Burke BOGER


Family-Placed Death Notice

BOGER, Burke BURKE LAWRENCE BOGER Burke Lawrence Boger, 32, died unexpectedly on Monday, April 8, 2013 at his Buckhead apartment. He was born on March 28, 1981 in Atlanta and was predeceased by his mother, Harriet Owen Boger of Atlanta and Highlands, North Carolina, his maternal grandparents, Harriett Burke and James Coleman Owen, Jr. of Griffin, Georgia, and paternal grandparents, Frances June and Dr. Lawrence Leroy Boger of Stillwater, Oklahoma. Burke was a deeply caring son, brother, nephew, uncle and friend. He was educated at Westminster Schools in Atlanta and graduated from Episcopal High School in Alexandria, Virginia. He also attended Southern Methodist University in Dallas, Texas. Burke started performing on stage at an early age in school in plays at Westminster and in starring roles at Episcopal. Always the clothes horse, by age ten he already owned five tuxedos and sported them at art openings, parties, or to Universal Studios in Orlando where he hoped to be "discovered". He co-produced and directed the production of "Job" and performed the leading role during his senior year at Episcopal. He won the book award for excellence in the performing arts at Episcopal. He also attended the prestigious Northwestern University Summer Theatre Residence Program during high school. He was a talented distance runner and won the Junior High Coaches Award for Cross Country at Westminster and captained his cross country squad at Episcopal. Rarely in life do you encounter a person whose presence lights up a room and magnetizes those around him to establish the tone of the conversation. Burke was such a person. He possessed amazing artistic and communicative skills honed by years of performing on stage, in film and playing his inimitable harmonica, self-taught by his grandfather, with many local bands and groups. He frequently attended musical jam sessions hosted by Ray McPhail in Highlands where he sang and played the harmonica and guitar with bluegrass and popular bands spontaneously assembled from those living in or visiting the mountains of western North Carolina. He was often called at the spur of the moment to introduce a band at a concert, accompany them with his harmonica, sing a favorite Frank Sinatra rendition, or make cameo appearances at a local improvisational theatre company where he engaged the audience with impromptu stories and anecdotes. His friends, Rick Hazen and Spencer Reid said of Burke: "He was a living, breathing, Atlanta institution. He touched so many lives, and brought smiles and laughter with him everywhere he went." He began his career in improv theatre while paying for his passion as a waiter and bartender. His many contacts in the restaurant business led him to real estate where he held various sales positions with Jenny Pruitt & Associates and Sotheby's Atlanta Fine Homes in Buckhead. His first mentor, Rob Owen, commented: "Burke was a man born to entertain others, who had incredible presence and was both suave and debonair. He and I often joked with and complimented each other about our selection of ties. His character and sense of humor will be missed by all who knew and worked with him." He won awards for technology, best emerging sales agent and salesperson of the month, million dollar roundtable and often conducted seminars on specialized forms and structures of residential real estate transactions. His knowledge of leases and real estate contracts led him to Big Game Brands (formerly Raving Brands), a food and family entertainment franchise and private equity group, where he consulted with both the franchisor and its franchisees on various real estate leases, the lifeblood of any successful franchise. His talents and engaging personality led him to join the firm on a fulltime basis as Franchise Sales Director where he successfully sold new franchise concepts and managed a group of over 30 franchisees for the Flying Biscuit and Monkey Joe's concepts until his death. One of the annual Boger family traditions was on Christmas Eve when Burke would gather the family and invited friends by a roaring fire and read "How Come Christmas" by Roark Bradford, a timeless folklore account of why Christmas occurs in the cold of winter rather than midsummer on the Fourth of July. No one who ever listened to Burke perform that reading will ever forget it and no one will ever be able to replicate his drama and interpretation of the dialect in which the book was written. His brother, Owen Boger, remembered, "Embodying the phrase from Shakespeare's As You Like It: 'All the world's a stage', Burke was always in character, in costume, or both." His father, Richard ("Dick") Boger, recalls the night when he and Harriet returned from a dinner party on the eve of the application deadline to Episcopal for Burke, then 14, to find that Burke wrote the only draft of his essay, in ink with no corrections or editing, describing a life's experience and how it affected him. The occasion was the funeral of a friend's grandmother in Griffin where Burke observed everyone was so sullen and sad. He felt a funeral was the place where everyone should gather to remember all the good things of a person's life, especially those things that were cause for celebration and laughter. He wanted his funeral to be such an event. Burke always sought out the good in people and often brought those characteristics out in any given person. As a young boy in Buckhead Baseball, Dick also recalled Burke, firmly ensconced in right field where little or no action occurred, fielding a ground ball that made its way to the outfield. Rather than throw it back into the infield to hold the runner, Burke threw the ball to his friend in center field because: "he hasn't had a chance to field anything today, Dad, and deserves a chance to play too." In Burke's eyes, athletic contests should always end in ties, which, in his way of thinking, was a metaphor for everyone having special skills and traits and the world is a blend of those attributes. Sports were just a micro chasm of that world. Burke is survived by his father, brother, Owen Richard Boger (Maegan) and nephew James Owen Boger of New York, New York, aunts Margaret Owen Kimberly (Dan) of Hinsdale, Illinois and Judith Boger Schlimpert (James) of Stillwater, Oklahoma, cousins Laura Kimberly Glosniak (Michael), Avery McNeill and Maggie Morgan Glosniak of Chicago, Illinois and Katherine Burke Kimberly of Boulder, Colorado, along with a bevy of close friends and business associates. The void left by his passing will be forever unfilled by the unique character that was Burke. His father stated: "Burke and I always ended each meeting or conversation with the words: 'pals forever', and that is what he will always be to me." A funeral service will be held at All Saints' Episcopal Church, 634 West Peachtree Street, NW, Atlanta, Georgia 30308-1925 (www.allsaintsatlanta.org) at 10:30 AM, Thursday April 11, 2013, The Rev'd. Noelle York-Simmons officiating. The family will receive friends at a reception in Ellis Hall immediately following the service. The family requests that, in lieu of flowers, donations in Burke's name be made to: Harriet O. Boger Fund, The Andrew McKelvey Lung Transplant Center, Emory University Hospital, c/o James Owen, Director of Development, 1365-B Clifton Road, Room 1403, Atlanta, Georgia, 30322; or Theatre Department, Office of Development, Episcopal High School, 1200 North Quaker Lane, Alexandria, Virginia 22302; or to an organization of your choice.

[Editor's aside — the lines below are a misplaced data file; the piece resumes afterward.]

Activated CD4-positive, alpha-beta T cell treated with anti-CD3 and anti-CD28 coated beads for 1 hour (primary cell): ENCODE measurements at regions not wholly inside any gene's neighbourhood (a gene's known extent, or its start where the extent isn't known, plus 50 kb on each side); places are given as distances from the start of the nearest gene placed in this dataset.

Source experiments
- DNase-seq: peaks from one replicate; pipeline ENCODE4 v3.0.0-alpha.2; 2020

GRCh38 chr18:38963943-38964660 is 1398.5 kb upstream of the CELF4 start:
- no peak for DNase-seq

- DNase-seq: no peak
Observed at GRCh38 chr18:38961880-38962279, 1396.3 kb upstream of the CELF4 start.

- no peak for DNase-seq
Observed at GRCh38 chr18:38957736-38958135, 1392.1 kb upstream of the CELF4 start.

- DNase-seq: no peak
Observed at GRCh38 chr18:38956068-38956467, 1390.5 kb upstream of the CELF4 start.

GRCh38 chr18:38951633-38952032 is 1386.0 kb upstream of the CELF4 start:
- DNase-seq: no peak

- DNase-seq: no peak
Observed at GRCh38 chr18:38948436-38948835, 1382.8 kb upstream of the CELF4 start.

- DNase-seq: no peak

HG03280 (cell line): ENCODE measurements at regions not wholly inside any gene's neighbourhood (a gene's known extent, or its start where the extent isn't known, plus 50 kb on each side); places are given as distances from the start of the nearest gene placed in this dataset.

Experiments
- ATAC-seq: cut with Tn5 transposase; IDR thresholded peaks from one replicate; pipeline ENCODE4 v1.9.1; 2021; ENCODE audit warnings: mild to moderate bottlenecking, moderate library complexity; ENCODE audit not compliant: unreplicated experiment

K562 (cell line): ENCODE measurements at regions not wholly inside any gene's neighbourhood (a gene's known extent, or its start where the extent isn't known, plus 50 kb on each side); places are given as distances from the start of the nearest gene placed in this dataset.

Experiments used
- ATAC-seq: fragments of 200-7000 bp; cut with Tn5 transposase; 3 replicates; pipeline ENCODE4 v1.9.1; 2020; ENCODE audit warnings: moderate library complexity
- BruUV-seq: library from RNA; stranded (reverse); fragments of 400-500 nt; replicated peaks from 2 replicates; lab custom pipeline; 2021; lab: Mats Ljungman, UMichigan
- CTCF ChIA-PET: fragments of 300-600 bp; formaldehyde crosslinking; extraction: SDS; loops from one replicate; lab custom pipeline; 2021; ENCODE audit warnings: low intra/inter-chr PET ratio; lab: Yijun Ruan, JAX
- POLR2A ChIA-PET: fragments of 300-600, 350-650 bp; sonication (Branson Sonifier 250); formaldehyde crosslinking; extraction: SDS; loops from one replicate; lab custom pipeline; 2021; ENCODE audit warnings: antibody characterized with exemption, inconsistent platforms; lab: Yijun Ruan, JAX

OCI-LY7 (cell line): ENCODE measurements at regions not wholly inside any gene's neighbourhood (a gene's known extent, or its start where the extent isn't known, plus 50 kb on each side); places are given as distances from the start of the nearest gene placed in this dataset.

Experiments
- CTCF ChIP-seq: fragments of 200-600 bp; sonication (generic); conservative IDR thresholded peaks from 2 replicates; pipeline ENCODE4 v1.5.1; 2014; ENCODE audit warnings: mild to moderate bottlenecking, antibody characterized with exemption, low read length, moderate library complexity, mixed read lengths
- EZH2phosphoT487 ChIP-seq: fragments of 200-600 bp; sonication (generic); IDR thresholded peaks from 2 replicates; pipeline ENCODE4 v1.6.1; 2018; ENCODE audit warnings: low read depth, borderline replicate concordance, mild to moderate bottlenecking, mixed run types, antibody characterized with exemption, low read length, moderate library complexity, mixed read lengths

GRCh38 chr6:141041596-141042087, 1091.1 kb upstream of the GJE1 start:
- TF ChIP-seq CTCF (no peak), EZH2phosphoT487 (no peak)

Published in The Atlanta Journal-Constitution on Apr. 10, 2013